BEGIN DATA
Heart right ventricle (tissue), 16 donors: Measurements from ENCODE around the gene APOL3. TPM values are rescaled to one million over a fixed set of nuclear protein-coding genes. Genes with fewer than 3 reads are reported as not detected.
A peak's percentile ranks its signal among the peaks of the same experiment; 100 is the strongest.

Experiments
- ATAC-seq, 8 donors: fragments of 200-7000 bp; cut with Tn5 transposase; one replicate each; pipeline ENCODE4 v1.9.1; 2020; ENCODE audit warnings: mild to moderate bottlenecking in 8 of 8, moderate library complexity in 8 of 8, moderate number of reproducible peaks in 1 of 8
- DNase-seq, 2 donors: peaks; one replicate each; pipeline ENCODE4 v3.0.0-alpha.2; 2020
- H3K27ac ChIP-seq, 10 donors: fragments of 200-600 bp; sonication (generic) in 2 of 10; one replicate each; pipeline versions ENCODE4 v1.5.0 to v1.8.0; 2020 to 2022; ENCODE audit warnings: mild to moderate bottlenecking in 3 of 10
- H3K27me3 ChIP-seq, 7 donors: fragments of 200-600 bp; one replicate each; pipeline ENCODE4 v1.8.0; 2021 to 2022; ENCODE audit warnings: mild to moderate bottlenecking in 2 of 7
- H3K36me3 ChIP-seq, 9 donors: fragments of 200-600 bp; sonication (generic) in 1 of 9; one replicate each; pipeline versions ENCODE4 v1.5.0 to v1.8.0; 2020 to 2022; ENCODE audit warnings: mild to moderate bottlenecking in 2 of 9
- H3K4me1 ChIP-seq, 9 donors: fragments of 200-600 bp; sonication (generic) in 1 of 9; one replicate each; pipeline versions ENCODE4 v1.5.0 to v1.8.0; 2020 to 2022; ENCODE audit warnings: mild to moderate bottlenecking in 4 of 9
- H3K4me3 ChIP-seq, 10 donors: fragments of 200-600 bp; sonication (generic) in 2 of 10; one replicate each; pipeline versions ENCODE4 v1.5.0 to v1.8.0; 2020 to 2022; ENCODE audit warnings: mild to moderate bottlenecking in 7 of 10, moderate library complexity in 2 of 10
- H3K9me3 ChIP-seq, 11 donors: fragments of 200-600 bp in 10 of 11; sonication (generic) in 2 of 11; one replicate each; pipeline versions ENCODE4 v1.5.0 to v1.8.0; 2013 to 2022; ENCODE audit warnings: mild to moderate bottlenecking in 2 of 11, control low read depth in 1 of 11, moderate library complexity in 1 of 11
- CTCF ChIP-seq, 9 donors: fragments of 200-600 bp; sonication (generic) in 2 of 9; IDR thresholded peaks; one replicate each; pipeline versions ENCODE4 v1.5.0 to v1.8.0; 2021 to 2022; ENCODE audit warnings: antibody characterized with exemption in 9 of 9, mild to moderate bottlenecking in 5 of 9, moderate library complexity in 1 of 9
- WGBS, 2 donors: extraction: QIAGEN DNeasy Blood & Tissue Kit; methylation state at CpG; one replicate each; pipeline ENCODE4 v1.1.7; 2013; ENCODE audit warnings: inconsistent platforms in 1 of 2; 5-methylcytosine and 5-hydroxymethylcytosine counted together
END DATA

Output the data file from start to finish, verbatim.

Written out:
Heart right ventricle (tissue), 16 donors: Measurements from ENCODE around the gene APOL3. TPM values are rescaled to one million over a fixed set of nuclear protein-coding genes. Genes with fewer than 3 reads are reported as not detected.
A peak's percentile ranks its signal among the peaks of the same experiment; 100 is the strongest.

Experiments
- ATAC-seq, 8 donors: fragments of 200-7000 bp; cut with Tn5 transposase; one replicate each; pipeline ENCODE4 v1.9.1; 2020; ENCODE audit warnings: mild to moderate bottlenecking in 8 of 8, moderate library complexity in 8 of 8, moderate number of reproducible peaks in 1 of 8
- DNase-seq, 2 donors: peaks; one replicate each; pipeline ENCODE4 v3.0.0-alpha.2; 2020
- H3K27ac ChIP-seq, 10 donors: fragments of 200-600 bp; sonication (generic) in 2 of 10; one replicate each; pipeline versions ENCODE4 v1.5.0 to v1.8.0; 2020 to 2022; ENCODE audit warnings: mild to moderate bottlenecking in 3 of 10
- H3K27me3 ChIP-seq, 7 donors: fragments of 200-600 bp; one replicate each; pipeline ENCODE4 v1.8.0; 2021 to 2022; ENCODE audit warnings: mild to moderate bottlenecking in 2 of 7
- H3K36me3 ChIP-seq, 9 donors: fragments of 200-600 bp; sonication (generic) in 1 of 9; one replicate each; pipeline versions ENCODE4 v1.5.0 to v1.8.0; 2020 to 2022; ENCODE audit warnings: mild to moderate bottlenecking in 2 of 9
- H3K4me1 ChIP-seq, 9 donors: fragments of 200-600 bp; sonication (generic) in 1 of 9; one replicate each; pipeline versions ENCODE4 v1.5.0 to v1.8.0; 2020 to 2022; ENCODE audit warnings: mild to moderate bottlenecking in 4 of 9
- H3K4me3 ChIP-seq, 10 donors: fragments of 200-600 bp; sonication (generic) in 2 of 10; one replicate each; pipeline versions ENCODE4 v1.5.0 to v1.8.0; 2020 to 2022; ENCODE audit warnings: mild to moderate bottlenecking in 7 of 10, moderate library complexity in 2 of 10
- H3K9me3 ChIP-seq, 11 donors: fragments of 200-600 bp in 10 of 11; sonication (generic) in 2 of 11; one replicate each; pipeline versions ENCODE4 v1.5.0 to v1.8.0; 2013 to 2022; ENCODE audit warnings: mild to moderate bottlenecking in 2 of 11, control low read depth in 1 of 11, moderate library complexity in 1 of 11
- CTCF ChIP-seq, 9 donors: fragments of 200-600 bp; sonication (generic) in 2 of 9; IDR thresholded peaks; one replicate each; pipeline versions ENCODE4 v1.5.0 to v1.8.0; 2021 to 2022; ENCODE audit warnings: antibody characterized with exemption in 9 of 9, mild to moderate bottlenecking in 5 of 9, moderate library complexity in 1 of 9
- WGBS, 2 donors: extraction: QIAGEN DNeasy Blood & Tissue Kit; methylation state at CpG; one replicate each; pipeline ENCODE4 v1.1.7; 2013; ENCODE audit warnings: inconsistent platforms in 1 of 2; 5-methylcytosine and 5-hydroxymethylcytosine counted together